Generative adversarial networks (GANs) are increasingly attracting attention in the computer vision, natural language processing, speech synthesis and similar domains. However, evaluating the performance of GANs is still an open and challenging problem. Existing evaluation metrics primarily measure the dissimilarity between real and generated images using automated statistical methods. They often require large sample sizes for evaluation and do not directly reflect human perception of image quality. In this work, we introduce an evaluation metric called Neuroscore, for evaluating the performance of GANs, that more directly reflects psychoperceptual image quality through the utilization of brain signals. Our results show that Neuroscore has superior performance to the current evaluation metrics in that: (1) It is more consistent with human judgment; (2) The evaluation process needs much smaller numbers of samples; and (3) It is able to rank the quality of images on a per GAN basis. A convolutional neural network (CNN) based neuro-AI interface is proposed to predict Neuroscore from GAN-generated images directly without the need for neural responses. Importantly, we show that including neural responses during the training phase of the network can significantly improve the prediction capability of the proposed model. Codes and data can be referred at this link:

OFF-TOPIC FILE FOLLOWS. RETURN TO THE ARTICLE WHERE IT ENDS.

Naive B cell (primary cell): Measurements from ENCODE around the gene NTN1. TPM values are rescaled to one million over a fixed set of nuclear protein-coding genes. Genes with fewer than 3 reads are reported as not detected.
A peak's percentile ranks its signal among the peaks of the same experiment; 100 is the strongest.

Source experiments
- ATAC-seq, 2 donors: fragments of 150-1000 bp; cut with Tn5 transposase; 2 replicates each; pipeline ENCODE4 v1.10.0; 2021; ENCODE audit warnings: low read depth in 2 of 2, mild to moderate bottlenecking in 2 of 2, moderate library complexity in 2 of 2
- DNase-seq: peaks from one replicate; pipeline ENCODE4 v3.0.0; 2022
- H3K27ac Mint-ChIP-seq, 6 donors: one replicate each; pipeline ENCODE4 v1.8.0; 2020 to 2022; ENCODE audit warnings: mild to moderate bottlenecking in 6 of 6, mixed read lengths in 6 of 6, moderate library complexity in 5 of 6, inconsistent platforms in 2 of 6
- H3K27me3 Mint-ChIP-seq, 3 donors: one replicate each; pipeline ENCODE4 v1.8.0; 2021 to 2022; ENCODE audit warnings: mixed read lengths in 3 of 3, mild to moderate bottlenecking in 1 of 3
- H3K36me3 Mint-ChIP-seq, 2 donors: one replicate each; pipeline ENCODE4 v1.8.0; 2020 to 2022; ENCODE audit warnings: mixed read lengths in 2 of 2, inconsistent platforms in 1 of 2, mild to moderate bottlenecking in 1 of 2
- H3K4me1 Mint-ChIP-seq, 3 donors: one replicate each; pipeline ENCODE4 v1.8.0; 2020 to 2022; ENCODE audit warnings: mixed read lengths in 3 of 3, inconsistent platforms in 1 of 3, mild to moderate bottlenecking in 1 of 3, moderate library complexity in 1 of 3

* Accepted by ICLR 2020 Workshop Bridging AI and Cognitive Science (BAICS). arXiv admin note: substantial text overlap with arXiv:1905.04243 

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Multimodal Uncertainty Reduction for Intention Recognition in Human-Robot Interaction

Jul 04, 2019
Susanne Trick, Dorothea Koert, Jan Peters, Constantin Rothkopf